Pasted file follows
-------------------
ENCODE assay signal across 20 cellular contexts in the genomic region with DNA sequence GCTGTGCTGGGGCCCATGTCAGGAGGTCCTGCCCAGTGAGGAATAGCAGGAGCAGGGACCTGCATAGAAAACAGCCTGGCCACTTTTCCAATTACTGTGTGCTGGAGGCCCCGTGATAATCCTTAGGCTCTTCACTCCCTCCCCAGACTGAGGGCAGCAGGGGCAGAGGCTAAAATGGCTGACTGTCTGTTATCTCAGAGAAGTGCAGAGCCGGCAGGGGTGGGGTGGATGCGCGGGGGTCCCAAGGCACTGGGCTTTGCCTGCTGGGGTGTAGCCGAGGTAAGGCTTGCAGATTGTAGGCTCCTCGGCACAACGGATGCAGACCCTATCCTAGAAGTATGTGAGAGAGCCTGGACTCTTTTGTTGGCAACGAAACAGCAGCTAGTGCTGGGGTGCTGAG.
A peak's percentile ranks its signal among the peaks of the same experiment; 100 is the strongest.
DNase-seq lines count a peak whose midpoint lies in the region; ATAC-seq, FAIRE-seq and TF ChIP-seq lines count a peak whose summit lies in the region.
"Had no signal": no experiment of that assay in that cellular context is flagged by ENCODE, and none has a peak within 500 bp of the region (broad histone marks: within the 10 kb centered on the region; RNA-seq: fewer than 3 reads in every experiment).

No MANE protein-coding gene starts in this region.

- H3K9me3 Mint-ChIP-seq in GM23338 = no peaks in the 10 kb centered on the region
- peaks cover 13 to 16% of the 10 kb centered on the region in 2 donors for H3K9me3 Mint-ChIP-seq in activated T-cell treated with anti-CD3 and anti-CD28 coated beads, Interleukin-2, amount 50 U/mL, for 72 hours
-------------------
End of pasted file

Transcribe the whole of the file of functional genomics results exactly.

ENCODE assay signal across 20 cellular contexts in the genomic region with DNA sequence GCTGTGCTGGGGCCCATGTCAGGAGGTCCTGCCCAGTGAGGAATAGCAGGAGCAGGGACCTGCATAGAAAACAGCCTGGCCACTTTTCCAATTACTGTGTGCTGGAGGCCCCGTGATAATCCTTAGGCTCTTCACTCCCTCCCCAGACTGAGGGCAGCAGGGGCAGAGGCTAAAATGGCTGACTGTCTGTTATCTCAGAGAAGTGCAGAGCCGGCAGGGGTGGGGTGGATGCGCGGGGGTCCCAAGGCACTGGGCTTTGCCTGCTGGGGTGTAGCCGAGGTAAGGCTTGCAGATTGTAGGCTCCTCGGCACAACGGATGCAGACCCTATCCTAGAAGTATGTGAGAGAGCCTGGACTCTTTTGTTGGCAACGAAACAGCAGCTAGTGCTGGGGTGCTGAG.
A peak's percentile ranks its signal among the peaks of the same experiment; 100 is the strongest.
DNase-seq lines count a peak whose midpoint lies in the region; ATAC-seq, FAIRE-seq and TF ChIP-seq lines count a peak whose summit lies in the region.
"Had no signal": no experiment of that assay in that cellular context is flagged by ENCODE, and none has a peak within 500 bp of the region (broad histone marks: within the 10 kb centered on the region; RNA-seq: fewer than 3 reads in every experiment).

No MANE protein-coding gene starts in this region.

- H3K9me3 Mint-ChIP-seq in GM23338 = no peaks in the 10 kb centered on the region
- peaks cover 13 to 16% of the 10 kb centered on the region in 2 donors for H3K9me3 Mint-ChIP-seq in activated T-cell treated with anti-CD3 and anti-CD28 coated beads, Interleukin-2, amount 50 U/mL, for 72 hours